The team utilised the Holland 1 remotely operated vehicle which was deployed from the deck of the Irish Marine Institute's RV Celtic Explorer.
The next stage of the research will involve Dr Lim and Prof Wheeler carrying out a sizable project to monitor a range of coral habitats on the Irish Margin with the aim of understanding what is driving these habitats and what makes them change.
"The issue is that it is so difficult to image the deep ocean that we can only get bits of information from these reefs during an expedition," said Prof Wheeler.
Information take from: https://www.rte.ie/news/2018/0325/949924-coral-reefs-cork/
Microplastics are small plastic fragments that come from larger pieces like clothing and personal care
New research by scientists at NUI Galway has laid bare the damage microplastics are having on fish living at extreme depths in the northwest Atlantic.
Researchers found 73% of deep water fish had ingested plastic particles, one of the highest frequencies in fish anywhere in the world ever reported.
The research was conducted during a transatlantic crossing by the Marine Institute's Celtic Explorer research vessel.
During the journey, scientists recovered dead deep-sea fish by trawling depths of up to 600 metres in the northwest Atlantic Ocean.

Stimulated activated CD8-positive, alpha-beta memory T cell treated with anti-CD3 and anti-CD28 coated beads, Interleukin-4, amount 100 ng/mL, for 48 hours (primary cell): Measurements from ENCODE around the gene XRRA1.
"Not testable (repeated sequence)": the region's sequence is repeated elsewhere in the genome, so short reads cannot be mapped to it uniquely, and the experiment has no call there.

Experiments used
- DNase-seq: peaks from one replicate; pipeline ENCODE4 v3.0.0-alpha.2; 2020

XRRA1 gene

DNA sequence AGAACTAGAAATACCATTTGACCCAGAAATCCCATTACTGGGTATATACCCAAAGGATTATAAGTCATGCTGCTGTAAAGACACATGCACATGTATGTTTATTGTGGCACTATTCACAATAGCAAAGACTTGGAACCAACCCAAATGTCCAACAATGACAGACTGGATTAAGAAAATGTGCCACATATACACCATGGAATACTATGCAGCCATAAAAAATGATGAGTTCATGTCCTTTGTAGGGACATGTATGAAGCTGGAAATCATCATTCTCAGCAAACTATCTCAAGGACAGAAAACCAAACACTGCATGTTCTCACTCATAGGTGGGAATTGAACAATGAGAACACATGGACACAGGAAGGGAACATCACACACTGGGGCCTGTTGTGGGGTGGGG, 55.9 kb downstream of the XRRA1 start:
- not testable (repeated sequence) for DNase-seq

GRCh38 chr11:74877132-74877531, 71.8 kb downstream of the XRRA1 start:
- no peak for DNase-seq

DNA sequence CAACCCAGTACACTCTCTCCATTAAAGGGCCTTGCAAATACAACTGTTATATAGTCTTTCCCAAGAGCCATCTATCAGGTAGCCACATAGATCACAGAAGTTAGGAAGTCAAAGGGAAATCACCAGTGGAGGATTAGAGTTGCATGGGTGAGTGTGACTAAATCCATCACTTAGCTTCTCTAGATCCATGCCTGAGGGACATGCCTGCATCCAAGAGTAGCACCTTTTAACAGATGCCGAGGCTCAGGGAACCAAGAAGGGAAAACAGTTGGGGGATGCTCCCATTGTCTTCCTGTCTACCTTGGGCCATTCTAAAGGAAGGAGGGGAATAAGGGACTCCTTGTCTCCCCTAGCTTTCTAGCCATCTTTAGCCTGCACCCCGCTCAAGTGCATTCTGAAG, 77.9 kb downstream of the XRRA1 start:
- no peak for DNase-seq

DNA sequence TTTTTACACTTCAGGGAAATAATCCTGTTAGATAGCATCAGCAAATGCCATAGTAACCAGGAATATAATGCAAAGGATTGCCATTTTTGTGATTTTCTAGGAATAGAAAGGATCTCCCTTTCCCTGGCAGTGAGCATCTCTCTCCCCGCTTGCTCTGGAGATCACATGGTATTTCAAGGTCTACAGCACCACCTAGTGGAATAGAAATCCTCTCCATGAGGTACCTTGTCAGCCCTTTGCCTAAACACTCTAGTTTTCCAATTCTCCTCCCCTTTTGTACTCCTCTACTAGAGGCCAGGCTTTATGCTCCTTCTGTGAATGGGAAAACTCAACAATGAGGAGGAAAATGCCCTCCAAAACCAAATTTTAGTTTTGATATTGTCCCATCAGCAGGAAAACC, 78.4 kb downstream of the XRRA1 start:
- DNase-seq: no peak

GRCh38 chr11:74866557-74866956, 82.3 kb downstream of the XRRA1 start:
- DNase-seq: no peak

Among the species they caught were three types of Lanternfish, Rakery Beaconlamp, Stout Sawpalate and Scaly Dragonfish.
Once back on shore, the team examined the stomach contents of the 233 fish they had gathered, which ranged in size from 3.5 to 59 centimetres.
They found 73% had microplastics inside them - small plastic fragments that come from larger pieces like clothing and personal care products that are dumped in the ocean.
The researchers say this is one of the highest frequencies of microplastics ever recorded in fish anywhere in the world.
One small Lanternfish, just 4.5 centimetres long, had 13 microplastics in its stomach.
Due to their low density, most of these microplastics float at the sea surface.
Resarchers say this is one of the highest frequencies of microplastics ever recorded in fish (Pic: Dawid Piotr Szlaga)
The team examined the stomach contents of the 233 fish they had gathered (Pic: Dawid Piotr Szlaga)
Alina Wieczorek, lead author of the study and PhD candidate from the School of Natural Sciences and Ryan Institute at NUI Galway, said: "Deep water fish migrate to the surface at night to feed on plankton and this is likely when they are exposed to the microplastics."
The scientists acknowledge that the sample of fish may have come from a particularly polluted area of the ocean where plastics accumulate due to certain tides and currents.
Nevertheless, the researchers say their findings are worrying, not only because it is further evidence fish are ingesting microplastics, but also because it shows deep water fish far from our shores are also at risk.
Dr Tom Doyle, a co-author of the study from the Ryan Institute at NUI Galway, said: "While there is clearly a concern that the ingestion of microplastics with associated toxins may have harmful effects on these fishes, or even the fishes that feed on them, our study highlights that these seemingly remote fishes located thousands of kilometres from land and 600 metres down in our ocean are not isolated from our pollution.